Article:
Yes, we live in outrageous times. But we also live in a time when there is cachet in being the most outraged, kudos to being the most highly angered and offended, and eminence in being the most exceptionally shocked and appalled. When the rewards for dialing up the emotional level are high, other discourse can be drowned out. This blog, in its own small way, tries to model the virtues of civil discourse.

I was moved to consider this point when I ran across a comment from the prominent literary critic Lionel Trilling in a 1951 letter to his former student Norman Podhoretz. Podhoretz had reviewed a book by Trilling, and in the course of an overall positive review raised concerns that the Trilling\’s exposition was perhaps not confrontational enough. Trilling responded in this way (the quotation is from Life in Culture: Selected Letters of Lionel Trilling, edited by Adam Kirsch, 2018, p. 193):

What I would have said about my own prose is that there is a need for a tone of reasonableness and demonstration, that it was of the greatest importance that we learn to consider that the tone of civil life has its necessity and may even have its heroic quality, that we must have a modification of all that is implied by the fierce posture of modern literature.

However, Trilling also expressed a fear that rises in the hearts of all of us who attempt to be civil–that our attempts at a kind of clarity and civility could mean that people just don\’t understand when or how we are disagreeing with them. Trilling continues:

I still think this … But with the arrival in the last few days of some of the English reviews of my book, I have come to feel that my tone isn\’t what I had thought or meant it to be. I have always supposed it had more intensity, irony, and acerbity than the English have been finding in it, and several remarks about its \”gentleness\” have disturbed me, for I don\’t think I am gentle in my intellectual judgments, and don\’t want to be. Possibly the British response is to my willingness to forgive the writer while condemning the idea, but I must also suppose there is something in the style itself–that something is there that I did not mean to be there, or something not there that I meant to be.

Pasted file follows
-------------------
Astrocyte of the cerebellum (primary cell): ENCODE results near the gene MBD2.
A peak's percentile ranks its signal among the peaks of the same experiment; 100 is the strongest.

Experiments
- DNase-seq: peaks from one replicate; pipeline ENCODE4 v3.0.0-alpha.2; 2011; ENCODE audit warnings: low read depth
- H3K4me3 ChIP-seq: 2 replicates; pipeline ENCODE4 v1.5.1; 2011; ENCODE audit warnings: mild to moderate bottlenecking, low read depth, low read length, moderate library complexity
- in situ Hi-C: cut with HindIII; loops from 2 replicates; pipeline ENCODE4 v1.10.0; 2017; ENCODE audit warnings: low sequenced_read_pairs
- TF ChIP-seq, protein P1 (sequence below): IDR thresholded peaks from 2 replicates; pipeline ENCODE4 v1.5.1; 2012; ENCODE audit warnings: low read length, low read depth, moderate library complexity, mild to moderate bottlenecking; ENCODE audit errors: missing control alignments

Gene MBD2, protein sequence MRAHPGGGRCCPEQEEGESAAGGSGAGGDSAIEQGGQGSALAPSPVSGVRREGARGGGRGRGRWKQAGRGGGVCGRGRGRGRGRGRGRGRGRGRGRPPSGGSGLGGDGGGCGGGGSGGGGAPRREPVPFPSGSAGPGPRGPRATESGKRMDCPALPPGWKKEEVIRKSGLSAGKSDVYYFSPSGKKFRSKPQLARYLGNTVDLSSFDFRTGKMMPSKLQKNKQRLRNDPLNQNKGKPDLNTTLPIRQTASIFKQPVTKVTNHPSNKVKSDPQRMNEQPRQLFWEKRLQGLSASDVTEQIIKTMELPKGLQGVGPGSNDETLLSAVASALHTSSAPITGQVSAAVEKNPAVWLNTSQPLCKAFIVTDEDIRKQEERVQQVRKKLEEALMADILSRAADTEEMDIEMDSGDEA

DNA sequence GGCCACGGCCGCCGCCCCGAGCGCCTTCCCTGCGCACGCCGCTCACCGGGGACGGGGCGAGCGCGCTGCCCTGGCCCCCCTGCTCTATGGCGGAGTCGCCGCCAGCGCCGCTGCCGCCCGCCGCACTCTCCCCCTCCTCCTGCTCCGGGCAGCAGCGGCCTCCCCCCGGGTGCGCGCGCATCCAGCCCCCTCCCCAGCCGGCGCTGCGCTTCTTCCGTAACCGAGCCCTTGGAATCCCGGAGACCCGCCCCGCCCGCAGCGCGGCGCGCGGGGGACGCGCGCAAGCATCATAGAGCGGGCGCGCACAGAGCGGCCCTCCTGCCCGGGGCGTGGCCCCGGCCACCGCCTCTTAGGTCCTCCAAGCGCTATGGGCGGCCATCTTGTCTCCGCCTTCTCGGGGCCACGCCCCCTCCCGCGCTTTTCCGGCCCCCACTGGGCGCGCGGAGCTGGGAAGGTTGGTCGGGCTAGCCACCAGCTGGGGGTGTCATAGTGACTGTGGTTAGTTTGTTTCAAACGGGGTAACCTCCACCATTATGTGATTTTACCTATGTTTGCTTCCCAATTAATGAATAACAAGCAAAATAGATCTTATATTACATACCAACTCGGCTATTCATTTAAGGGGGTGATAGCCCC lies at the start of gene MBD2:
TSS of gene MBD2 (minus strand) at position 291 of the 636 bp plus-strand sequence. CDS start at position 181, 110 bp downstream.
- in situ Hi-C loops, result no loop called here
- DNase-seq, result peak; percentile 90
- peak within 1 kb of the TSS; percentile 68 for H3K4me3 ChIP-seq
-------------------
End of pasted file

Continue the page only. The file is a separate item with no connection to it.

To be clear, a civil tone doesn\’t mean avoiding disagreement. It doesn\’t mean go-along-to-get-along. It doesn\’t mean squishiness. It doesn\’t mean a belief that all discussions should be robotic or \”just-the-facts.\” It means a dose of earnestness about trying to convey one\’s own beliefs, and a dose of humility when confronted by differing beliefs of others.

It does mean not rising too quickly when the easy bait of anger and outrage is proffered. It means trying to make allowances for those who give in to excess, because none of us is perfect, but also not feeding or amplifying that excess, and indeed trying to tamp it down. It means that politeness will be the first and second and probably the third response to disagreements, and even in the cases where politeness must needs be abandoned, a cold, explicit, and angry disagreement can be followed by disengagement, rather than feeding the fire of disagreement for its own sake. 
Those who forsake a civil tone may find that later, when they wish to call on others for sober reflection or careful thought, they have done injury to this form of discourse. If and when they later wish to appeal for a civil discussion, it may no longer be available to them. When tempted to say that you find it impossible to disagree on certain subjects in a civil manner, it may be useful to ask oneself about whether you wish to encourage a society in which conversations will be ruled by those who can emote the loudest, longest, and hardest. 
Most people demonstrate a capacity for civil disagreement in many areas of their lives: family, friends, work, institutions of worship, clubs, local government, and others. In my own experience, there is often a kind of performative dishonesty and group-signalling that occurs when conversations disintegrate into passionate incivility.  What I have in mind here is similar to the sentiment that James Madison expressed in Federalist #50, when he wrote:

Throughout the continuance of the council, it was split into two fixed and violent parties. The fact is acknowledged and lamented by themselves. Had this not been the case, the face of their proceedings exhibits a proof equally satisfactory. In all questions, however unimportant in themselves, or unconnected with each other, the same names stand invariably contrasted on the opposite columns. Every unbiased observer may infer, without danger of mistake, and at the same time without meaning to reflect on either party, or any individuals of either party, that, unfortunately, passion, not reason, must have presided over their decisions. When men exercise their reason coolly and freely on a variety of distinct questions, they inevitably fall into different opinions on some of them. When they are governed by a common passion, their opinions, if they are so to be called, will be the same.

If someone\’s passion always aligns them with the same group, it seems to me a tell-tale sign that their membership in the group has become so important that they fear the possibility of being seen to disagree with the group more than they desire to think their own thoughts. In that way, the disciplline of civility offers a kind of personal freedom both to oneself and others. 

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